Composer Larry Bell chairs the music theory & composition program in NEC's School of Continuing Education, as well as the theory program in our Preparatory School. Acting as accompanist for two of his own recent song cycles in a February 23 concert, he will remain at the keyboard for the two-piano version of Stravinsky's Le Sacre du printemps (Rite of Spring). Bell has written this note about a Stravinsky work that remains high on playlists following the 2013 centennial of its riotous premiere.
Rite for Piano Duo
Stravinsky’s ballet Rite of Spring was first published as a piano duet the week of the first performance in May 1913 by Éditions Russes in Paris. Today’s musicians may not be aware that most orchestral music was published initially as piano duets. The orchestral score to this work was delayed publication by World War I (1914–1918) and not performed until the 1920s. Conductor Ernest Ansermet and Stravinsky competed to be the first conductor of the orchestral premiere in 1921.
Hearing the piece eight years later, Stravinsky was dissatisfied and made substantial changes. Indeed, the history of the work is one of revision through 1948. That year Boosey & Hawkes obtained the rights to the orchestral score even though Stravinsky had in 1943 rewritten the Sacrificial Dance (Danse Sacrale), the work’s conclusion.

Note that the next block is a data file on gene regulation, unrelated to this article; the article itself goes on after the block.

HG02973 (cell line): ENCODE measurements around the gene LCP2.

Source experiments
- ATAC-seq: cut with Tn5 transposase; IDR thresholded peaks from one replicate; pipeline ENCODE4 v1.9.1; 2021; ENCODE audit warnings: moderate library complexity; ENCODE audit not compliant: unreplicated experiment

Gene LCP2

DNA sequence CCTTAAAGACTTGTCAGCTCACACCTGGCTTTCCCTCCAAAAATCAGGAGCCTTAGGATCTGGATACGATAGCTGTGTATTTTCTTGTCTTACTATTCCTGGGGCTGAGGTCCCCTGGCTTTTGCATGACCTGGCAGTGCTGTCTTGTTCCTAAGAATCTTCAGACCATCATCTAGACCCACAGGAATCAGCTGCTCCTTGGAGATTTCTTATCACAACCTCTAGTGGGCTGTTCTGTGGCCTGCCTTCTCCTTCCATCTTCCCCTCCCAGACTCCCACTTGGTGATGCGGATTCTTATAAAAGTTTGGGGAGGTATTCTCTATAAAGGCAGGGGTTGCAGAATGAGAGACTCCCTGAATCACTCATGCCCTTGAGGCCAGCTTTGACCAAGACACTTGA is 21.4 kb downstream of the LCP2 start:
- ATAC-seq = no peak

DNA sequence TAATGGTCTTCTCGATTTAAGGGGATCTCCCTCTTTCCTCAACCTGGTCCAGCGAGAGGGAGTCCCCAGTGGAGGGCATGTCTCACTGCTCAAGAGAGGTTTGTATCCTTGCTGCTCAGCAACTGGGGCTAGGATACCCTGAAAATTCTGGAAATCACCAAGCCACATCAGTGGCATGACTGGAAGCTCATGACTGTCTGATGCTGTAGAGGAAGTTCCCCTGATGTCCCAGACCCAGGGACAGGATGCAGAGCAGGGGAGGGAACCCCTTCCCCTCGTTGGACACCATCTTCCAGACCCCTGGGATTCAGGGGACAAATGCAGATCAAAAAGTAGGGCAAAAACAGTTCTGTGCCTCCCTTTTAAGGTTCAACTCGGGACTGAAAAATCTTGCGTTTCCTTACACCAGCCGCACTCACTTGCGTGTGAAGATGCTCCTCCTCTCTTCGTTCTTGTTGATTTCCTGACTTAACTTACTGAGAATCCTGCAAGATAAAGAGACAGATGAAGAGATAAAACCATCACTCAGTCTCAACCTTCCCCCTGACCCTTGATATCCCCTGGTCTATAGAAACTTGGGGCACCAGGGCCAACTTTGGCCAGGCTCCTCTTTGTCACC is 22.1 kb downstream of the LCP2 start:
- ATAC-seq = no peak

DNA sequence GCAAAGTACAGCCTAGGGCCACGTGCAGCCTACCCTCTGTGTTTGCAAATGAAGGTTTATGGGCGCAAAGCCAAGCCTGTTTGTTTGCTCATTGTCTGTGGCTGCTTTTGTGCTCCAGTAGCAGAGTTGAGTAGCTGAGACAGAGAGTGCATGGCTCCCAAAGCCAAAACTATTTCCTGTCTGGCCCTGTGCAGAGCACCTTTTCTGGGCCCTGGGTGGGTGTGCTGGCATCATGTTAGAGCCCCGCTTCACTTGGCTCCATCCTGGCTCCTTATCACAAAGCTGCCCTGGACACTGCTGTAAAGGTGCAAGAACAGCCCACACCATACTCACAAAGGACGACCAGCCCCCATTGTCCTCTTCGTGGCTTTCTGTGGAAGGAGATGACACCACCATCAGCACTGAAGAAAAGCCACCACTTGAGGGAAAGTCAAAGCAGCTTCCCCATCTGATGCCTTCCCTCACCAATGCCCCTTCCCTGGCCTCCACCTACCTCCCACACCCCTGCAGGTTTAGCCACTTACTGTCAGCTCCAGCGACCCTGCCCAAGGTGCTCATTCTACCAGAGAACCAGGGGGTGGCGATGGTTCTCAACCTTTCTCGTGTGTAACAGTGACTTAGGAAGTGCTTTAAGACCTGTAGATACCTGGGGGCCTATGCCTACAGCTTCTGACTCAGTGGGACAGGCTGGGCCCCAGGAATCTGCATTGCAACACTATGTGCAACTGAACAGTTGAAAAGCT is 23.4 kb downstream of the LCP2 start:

Boosey & Hawkes was not able to publish the 1943 Danse Sacrale and only in 1967 was the newest form of the piano duet made available. Michael Tilson Thomas and Ralph Grierson premiered the piano duet version at the Monday evening concerts in Los Angeles in 1967 and recorded it in 1969. For logistical reasons, they played it on two pianos rather than piano four-hands.
I bought this recording in 1969 and listened to it until I wore out the grooves. Later I purchased a cassette tape of the same recording. It is included in my “Top Five Favorites” for my Berklee website.
In one sense the piano duet is the original version. Certainly it was the version that influenced a host of composers in the United States from the 1920s until the present. It is also interesting to see a concrete example of how Stravinsky used the piano to compose. One small example of this is the famous repeated chord in the Danses des Adolescentes. Its famous F-flat major chord in the left hand and E-flat dominant seventh in the right hand of the secondo part lies perfectly under the hands.
On a personal note, I had the privilege to work as the solfège teaching assistant at the Juilliard School with Renée Longy. French-born and reared, she attended the Paris premiere and entertained us with lively stories about it.